Business / Hangzhou G20

British PM to put stamp on Brexit before she heads to China for G20

(Xinhua) Updated: 2016-08-29 11:12

LONDON - As British Prime Minister Theresa May prepares to head to China for the upcoming G20, she will first hold a critical cabinet meeting with her top ministers at Chequers, the country retreat home for British prime ministers.

Reports Sunday said May intends to reinforce her clear Brexit stance following Britain's June 23 referendum decision that the country will leave the European Union (EU).

Her determination to see through what the British public decided, is likely to dismay supporters of the Remain camp who are still seeking ways of overturning Britain's retreat from Europe.

May wants to make sure before she departs for Hangzhou that world leaders gathering in Hangzhou are in no doubt about her proclamation that Brexit means Brexit.

Labour leadership challenger Owen Smith has already thrown down the gauntlet by saying he will demand either a second referendum or an early general election before any Brexit deal with Europe is inked.

According to weekend media reports, May has been advised by leading constitutional lawyers that she does not have to seek the approval of Parliament before she triggers the Article 50 procedure that will make a parting of the ways with Europe irreversible.

That won't stop a group of lawyers who have already mounted a legal challenge in a bid to force May to hold a parliamentary vote.

The High Court will in October, hear lawyers argue that Article 50 cannot be invoked until the British Parliament's European Communities Act of 1972 is repealed.

The Mail on Sunday described May's Chequers' meeting on Wednesday as a 'back to school' cabinet meeting during which she is expected to order feuding Brexit Ministers to end any turf wars.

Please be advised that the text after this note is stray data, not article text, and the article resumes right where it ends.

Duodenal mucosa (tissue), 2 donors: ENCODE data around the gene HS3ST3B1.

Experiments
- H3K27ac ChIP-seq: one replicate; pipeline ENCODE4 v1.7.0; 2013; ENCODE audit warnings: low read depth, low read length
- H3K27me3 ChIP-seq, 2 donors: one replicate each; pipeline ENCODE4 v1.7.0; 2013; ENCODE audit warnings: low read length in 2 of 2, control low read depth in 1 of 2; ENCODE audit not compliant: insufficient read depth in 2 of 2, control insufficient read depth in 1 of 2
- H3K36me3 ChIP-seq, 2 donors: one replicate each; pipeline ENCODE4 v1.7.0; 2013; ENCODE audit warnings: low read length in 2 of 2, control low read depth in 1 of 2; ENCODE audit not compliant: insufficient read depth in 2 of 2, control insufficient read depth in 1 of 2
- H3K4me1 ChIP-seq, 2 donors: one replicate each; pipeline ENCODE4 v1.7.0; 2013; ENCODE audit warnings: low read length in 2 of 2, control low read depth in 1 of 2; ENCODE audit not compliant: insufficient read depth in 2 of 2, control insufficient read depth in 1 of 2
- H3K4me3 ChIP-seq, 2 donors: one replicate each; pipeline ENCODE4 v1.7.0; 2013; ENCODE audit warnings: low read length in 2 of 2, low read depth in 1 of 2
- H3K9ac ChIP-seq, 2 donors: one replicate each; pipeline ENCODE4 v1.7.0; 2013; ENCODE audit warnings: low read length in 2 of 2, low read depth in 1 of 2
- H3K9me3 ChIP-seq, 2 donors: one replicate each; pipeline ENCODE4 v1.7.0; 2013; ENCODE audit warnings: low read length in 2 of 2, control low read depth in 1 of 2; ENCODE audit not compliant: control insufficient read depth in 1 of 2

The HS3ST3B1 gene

It will be May's first meeting at her country retreat since she became prime minister, with the Mail saying it will mark a sharp escalation in May's efforts to assure restless Eurosceptics in her Conservative party that she is on track to deliver an early exit from the EU "and will not fob them off with Brexit-lite".

She will also encourage the three-quarters of cabinet members who campaigned to stay in the EU to identify Brexit opportunities in their own government departments.

Her trip to China will see May meeting US President Obama, with commentators saying she is likely to use the opportunity to gauge the "appetite for mutually beneficial UK-US trade relationships in the future".

The Telegraph in London has quoted government sources saying May will not hold a parliamentary vote on Brexit before opening negotiations to formally trigger Britain's withdrawal from the EU.

Former Labour premier Tony Blair and a number of serving politicians say Members of Parliament could use a parliamentary vote to stop Brexit.

A Downing Street source said: "The Prime Minister has been absolutely clear that the British public have voted and now she will get on with delivering Brexit."

Around 480 of the 650 MPs in the House of Commons campaigned for Britain to stay in the EU at the last election. The upper chamber, the House of Lords, is also to be said overwhelmingly in favor of Britain staying in the EU.

In a speech on the leadership campaign trail a few days ago Labour's Smith said: "Under my leadership we will vote in Parliament to block any attempt to invoke Article 50 until Theresa May commits to a second referendum or a general election on whatever the EU exit deal emerges at the end of the process."

Eurosceptic MP and leave supporter Bill Cash said: "The bottom line is that there is nothing that could possibly be allowed to stand in its way. Everyone in Europe is expecting it, the decision has been taken by the British people and that's it. Let's get on with it."

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